From Publishers Weekly
There's a host of issues surrounding the U.S. and what many see as its empire as it pushes to confront terrorism-and this balanced collection of mostly scholarly articles addresses many of them. For the most part, the pieces are nuanced, examining subtleties in a world where the U.S. is the sole global power. There are no epiphanies, but pieces discuss such topics as how the U.S. can both confront authoritarian regimes and promote human rights, how American policy should change in order to prevent a further international backlash and whether the U.S. is doomed to fall, like previous empires. Some of the articles gathered by Bacevich (American Empire) hew to familiar arguments-a few, like journalist Charles Krauthammer, argue unabashedly for American power; others seem stuck in a pompous, crude anti-Americanism, as when John Millbank calls on the West "to abandon our global idolatrous worship of sacralized absolute sovereignty, and the formally neutral market." But these pieces are the exceptions. To the editor's credit, the essays appear to be carefully chosen, with an equal number critical and accepting of America's increasing global power. At their best, they display a measure of wit, as when one essayist writes: "Whatever its fate, America, too, will live on-for its Constitution, its movies, and for having placed the first man on the moon."
Copyright 2003 Reed Business Information, Inc.
--This text refers to the Paperback edition.
This captivating collection addresses the most important issue facing the United States in the coming century. (Richard H. Kohn, Chair, Curriculum in Peace, War, and Defense, Professor of History, University of North Carolina at Chapel Hill, former Chief of)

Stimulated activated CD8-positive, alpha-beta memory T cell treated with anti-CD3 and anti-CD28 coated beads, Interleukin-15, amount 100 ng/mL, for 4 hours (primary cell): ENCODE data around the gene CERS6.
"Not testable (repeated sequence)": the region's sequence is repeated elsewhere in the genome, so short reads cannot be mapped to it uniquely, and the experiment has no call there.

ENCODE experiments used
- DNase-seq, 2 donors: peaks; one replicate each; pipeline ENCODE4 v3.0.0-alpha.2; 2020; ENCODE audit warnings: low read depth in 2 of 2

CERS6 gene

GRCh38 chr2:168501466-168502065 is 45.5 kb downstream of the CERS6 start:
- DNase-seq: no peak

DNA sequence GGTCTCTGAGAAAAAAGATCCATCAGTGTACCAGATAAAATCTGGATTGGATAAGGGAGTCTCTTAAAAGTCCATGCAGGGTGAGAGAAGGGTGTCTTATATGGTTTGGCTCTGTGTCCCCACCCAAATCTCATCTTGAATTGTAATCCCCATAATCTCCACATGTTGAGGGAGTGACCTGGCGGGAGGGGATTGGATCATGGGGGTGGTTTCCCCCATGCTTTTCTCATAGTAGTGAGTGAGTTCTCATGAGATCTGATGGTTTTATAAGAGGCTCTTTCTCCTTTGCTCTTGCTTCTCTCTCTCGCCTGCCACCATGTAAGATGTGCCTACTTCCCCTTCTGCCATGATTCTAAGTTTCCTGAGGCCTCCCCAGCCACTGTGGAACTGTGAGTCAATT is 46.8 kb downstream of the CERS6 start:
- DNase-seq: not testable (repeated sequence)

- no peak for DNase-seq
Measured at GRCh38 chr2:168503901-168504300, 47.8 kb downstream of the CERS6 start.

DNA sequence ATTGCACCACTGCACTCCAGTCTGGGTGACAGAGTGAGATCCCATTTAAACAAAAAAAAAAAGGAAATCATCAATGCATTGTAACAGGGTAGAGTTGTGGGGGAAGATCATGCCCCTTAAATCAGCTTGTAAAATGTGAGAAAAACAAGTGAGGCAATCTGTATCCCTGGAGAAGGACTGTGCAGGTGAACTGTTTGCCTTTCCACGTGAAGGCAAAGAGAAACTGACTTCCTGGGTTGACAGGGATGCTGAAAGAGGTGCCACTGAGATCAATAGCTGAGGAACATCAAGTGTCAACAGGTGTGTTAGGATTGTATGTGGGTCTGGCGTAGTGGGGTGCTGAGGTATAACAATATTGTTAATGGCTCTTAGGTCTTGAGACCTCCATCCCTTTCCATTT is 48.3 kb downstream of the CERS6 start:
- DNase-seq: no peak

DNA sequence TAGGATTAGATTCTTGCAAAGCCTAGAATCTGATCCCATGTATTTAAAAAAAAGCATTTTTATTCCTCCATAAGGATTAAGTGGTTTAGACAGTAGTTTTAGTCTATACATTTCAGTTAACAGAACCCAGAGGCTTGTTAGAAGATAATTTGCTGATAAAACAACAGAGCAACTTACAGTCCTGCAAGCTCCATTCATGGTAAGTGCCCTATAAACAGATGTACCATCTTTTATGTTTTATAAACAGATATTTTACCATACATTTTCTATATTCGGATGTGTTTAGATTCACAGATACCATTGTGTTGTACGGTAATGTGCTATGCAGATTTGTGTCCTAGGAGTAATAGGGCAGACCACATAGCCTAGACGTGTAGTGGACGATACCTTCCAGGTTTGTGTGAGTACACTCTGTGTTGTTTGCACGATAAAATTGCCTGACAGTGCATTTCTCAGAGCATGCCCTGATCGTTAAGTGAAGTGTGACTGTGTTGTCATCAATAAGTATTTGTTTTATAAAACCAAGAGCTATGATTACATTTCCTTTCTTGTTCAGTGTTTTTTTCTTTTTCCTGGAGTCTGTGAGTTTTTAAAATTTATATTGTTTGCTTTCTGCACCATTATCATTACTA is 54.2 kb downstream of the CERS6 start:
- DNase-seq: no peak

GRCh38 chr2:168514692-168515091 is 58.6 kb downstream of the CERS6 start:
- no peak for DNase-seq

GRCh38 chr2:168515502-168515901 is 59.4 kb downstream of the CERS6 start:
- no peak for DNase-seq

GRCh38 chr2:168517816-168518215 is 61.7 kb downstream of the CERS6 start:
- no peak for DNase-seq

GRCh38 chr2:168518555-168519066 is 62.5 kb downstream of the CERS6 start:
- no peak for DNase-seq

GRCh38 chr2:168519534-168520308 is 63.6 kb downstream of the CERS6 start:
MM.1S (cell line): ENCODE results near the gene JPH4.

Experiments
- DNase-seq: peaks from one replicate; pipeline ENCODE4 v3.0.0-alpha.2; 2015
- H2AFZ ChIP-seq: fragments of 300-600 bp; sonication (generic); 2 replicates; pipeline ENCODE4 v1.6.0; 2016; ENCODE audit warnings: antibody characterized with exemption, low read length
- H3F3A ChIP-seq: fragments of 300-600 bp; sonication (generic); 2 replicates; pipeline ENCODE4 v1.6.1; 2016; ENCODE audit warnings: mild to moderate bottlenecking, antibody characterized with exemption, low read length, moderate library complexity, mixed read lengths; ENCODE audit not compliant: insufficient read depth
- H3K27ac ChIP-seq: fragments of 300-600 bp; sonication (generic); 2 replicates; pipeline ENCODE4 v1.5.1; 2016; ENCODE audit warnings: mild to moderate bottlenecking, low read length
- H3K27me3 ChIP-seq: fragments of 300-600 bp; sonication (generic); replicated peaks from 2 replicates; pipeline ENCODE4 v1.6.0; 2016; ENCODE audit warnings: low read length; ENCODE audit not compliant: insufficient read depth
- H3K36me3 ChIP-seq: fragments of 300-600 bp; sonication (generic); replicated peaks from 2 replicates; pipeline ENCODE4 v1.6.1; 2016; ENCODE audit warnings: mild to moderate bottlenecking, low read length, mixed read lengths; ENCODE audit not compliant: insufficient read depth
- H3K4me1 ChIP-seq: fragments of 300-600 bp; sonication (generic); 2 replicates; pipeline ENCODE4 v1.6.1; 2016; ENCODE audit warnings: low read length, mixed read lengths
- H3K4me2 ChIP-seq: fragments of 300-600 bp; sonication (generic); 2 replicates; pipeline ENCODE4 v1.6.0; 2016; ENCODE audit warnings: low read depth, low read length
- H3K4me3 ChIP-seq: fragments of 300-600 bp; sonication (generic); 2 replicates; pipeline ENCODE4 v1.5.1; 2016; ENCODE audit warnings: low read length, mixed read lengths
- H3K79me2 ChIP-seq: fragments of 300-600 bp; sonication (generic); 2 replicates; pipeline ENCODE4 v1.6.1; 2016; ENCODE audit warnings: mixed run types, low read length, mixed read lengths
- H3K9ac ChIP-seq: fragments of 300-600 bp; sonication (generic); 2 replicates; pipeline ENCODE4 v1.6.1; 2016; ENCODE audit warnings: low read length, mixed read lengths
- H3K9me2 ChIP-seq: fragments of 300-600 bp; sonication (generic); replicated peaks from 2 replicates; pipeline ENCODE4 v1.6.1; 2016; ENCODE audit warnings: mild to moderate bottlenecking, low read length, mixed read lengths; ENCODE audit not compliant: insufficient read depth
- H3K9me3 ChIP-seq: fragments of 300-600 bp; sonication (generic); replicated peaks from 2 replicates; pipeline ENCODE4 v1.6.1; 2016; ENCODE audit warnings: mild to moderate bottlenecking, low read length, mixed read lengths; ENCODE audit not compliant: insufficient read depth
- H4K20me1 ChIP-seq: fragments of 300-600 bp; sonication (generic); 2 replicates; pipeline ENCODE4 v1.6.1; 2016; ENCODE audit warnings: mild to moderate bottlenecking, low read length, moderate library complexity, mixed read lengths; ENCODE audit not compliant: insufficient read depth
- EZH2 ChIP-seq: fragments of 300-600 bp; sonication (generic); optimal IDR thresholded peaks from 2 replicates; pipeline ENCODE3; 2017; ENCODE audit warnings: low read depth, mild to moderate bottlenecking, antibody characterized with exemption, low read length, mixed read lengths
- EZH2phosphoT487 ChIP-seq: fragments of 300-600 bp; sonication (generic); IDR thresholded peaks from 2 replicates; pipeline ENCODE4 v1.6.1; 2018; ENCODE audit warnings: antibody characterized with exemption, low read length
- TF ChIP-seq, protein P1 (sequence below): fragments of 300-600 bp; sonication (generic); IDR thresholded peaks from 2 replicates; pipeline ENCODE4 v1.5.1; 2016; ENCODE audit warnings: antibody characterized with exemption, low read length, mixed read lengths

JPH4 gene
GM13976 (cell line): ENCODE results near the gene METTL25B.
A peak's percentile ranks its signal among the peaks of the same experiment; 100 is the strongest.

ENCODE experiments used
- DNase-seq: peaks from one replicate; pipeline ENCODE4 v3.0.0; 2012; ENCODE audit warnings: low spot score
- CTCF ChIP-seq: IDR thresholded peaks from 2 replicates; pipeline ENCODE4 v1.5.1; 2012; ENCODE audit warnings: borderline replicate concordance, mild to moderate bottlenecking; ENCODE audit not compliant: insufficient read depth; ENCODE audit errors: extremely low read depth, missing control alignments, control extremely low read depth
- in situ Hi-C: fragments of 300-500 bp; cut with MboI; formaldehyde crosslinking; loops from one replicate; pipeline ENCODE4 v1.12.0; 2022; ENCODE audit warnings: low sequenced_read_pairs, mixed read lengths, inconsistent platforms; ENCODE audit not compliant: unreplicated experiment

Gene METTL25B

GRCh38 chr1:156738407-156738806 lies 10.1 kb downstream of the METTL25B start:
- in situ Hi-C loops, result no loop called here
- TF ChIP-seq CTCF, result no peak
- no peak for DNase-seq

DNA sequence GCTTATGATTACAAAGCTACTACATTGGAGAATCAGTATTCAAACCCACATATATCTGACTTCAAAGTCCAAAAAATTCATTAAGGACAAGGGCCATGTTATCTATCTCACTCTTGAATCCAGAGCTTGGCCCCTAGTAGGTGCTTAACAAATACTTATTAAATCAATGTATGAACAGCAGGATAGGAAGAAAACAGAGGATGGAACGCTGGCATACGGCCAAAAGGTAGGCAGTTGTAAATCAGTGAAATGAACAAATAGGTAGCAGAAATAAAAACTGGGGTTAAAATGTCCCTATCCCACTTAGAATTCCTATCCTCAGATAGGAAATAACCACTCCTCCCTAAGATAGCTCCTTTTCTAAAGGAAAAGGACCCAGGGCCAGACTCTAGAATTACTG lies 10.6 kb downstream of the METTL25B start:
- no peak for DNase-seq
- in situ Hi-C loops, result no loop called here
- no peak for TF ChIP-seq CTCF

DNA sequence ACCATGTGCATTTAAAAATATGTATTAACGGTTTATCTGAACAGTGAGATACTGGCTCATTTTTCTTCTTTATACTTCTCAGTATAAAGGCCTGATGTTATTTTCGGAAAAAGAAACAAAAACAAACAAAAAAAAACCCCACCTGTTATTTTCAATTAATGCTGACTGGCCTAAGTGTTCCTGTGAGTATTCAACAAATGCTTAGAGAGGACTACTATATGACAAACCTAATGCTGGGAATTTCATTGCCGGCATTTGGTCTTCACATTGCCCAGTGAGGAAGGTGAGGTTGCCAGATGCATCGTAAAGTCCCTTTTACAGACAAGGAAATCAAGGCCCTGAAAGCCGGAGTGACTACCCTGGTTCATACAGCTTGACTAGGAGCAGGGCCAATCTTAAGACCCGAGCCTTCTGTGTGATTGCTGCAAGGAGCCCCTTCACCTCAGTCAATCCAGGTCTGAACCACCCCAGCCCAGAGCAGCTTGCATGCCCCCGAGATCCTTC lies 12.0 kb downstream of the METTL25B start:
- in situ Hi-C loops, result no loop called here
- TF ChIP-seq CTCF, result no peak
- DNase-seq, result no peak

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Bacevich has performed a valuable service. (David Pryce-Jones)
First-rate...a most valuable collection. (Walter LaFeber)
He has done the ongoing debate about America's role in the world a great service by bringing these pieces together in a convenient package. (Virginia Quarterly Review)
An outstanding introduction to the growing debate on the implications and import of US 'hyperpower.' (CHOICE)
...Provides a panoramic view of the empire debate... (Concord Bridge)
...This collection reflects most of the distribution curve of current opinion on the subject. (The American Conservative)
...Well worth reading for…bracing arguments, pro and con, on whether or in what sense America is an empire. (First Things)
The essays collected…are a curious amalgam of military hubris and cultural anxiety: they dutifully document both America's truly awesome military reach and the widespread national uncertainty about what to do with it. (The New York Review Of Books)
An especially useful guide to a complex and controversial debate. (Michael Cox Royal United Services Institute Journal)